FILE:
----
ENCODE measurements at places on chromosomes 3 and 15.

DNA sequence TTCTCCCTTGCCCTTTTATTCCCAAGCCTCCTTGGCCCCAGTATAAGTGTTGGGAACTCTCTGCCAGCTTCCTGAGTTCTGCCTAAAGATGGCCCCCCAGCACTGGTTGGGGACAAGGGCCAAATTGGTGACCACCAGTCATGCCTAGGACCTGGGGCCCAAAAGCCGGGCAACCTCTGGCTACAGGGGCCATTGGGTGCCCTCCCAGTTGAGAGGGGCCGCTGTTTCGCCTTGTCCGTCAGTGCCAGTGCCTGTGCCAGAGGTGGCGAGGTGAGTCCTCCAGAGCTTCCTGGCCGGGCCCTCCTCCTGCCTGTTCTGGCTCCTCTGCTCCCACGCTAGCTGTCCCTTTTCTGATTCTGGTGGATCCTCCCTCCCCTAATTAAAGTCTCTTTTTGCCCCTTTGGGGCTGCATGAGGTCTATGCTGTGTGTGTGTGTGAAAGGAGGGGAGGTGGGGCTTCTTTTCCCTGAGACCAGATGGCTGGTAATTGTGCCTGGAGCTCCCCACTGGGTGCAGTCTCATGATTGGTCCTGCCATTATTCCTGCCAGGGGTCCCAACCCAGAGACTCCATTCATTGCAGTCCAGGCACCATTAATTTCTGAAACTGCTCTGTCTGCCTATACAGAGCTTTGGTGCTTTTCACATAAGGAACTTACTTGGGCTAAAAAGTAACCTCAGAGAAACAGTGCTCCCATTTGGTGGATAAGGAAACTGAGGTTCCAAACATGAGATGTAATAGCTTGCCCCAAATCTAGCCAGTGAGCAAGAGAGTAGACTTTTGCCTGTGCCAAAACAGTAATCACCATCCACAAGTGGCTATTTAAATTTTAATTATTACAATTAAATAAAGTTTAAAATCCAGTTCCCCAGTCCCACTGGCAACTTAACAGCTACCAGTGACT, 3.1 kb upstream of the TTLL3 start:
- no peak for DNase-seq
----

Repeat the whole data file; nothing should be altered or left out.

ENCODE measurements at places on chromosomes 3 and 15.

DNA sequence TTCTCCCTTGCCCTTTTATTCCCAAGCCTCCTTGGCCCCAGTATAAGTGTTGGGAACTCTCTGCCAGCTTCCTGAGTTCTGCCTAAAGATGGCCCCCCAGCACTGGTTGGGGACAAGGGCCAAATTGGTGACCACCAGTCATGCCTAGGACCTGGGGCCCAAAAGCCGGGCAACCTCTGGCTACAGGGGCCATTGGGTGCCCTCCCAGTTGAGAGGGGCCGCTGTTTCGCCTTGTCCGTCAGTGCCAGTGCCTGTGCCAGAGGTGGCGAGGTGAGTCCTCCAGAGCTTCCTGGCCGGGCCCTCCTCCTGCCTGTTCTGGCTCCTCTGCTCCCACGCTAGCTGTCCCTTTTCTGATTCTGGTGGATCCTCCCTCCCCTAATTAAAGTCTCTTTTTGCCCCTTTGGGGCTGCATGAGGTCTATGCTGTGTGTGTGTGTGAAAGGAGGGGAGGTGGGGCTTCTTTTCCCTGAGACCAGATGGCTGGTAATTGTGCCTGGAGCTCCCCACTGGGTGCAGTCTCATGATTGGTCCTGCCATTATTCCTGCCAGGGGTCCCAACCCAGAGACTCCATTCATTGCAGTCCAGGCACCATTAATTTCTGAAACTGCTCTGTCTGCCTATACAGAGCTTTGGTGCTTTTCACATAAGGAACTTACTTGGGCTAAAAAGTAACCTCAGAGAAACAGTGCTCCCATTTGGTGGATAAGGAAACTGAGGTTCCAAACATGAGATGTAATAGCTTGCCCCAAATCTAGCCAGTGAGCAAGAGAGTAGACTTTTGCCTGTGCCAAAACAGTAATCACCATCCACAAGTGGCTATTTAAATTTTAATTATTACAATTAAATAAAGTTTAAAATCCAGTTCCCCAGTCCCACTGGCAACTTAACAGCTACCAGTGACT, 3.1 kb upstream of the TTLL3 start:
- no peak for DNase-seq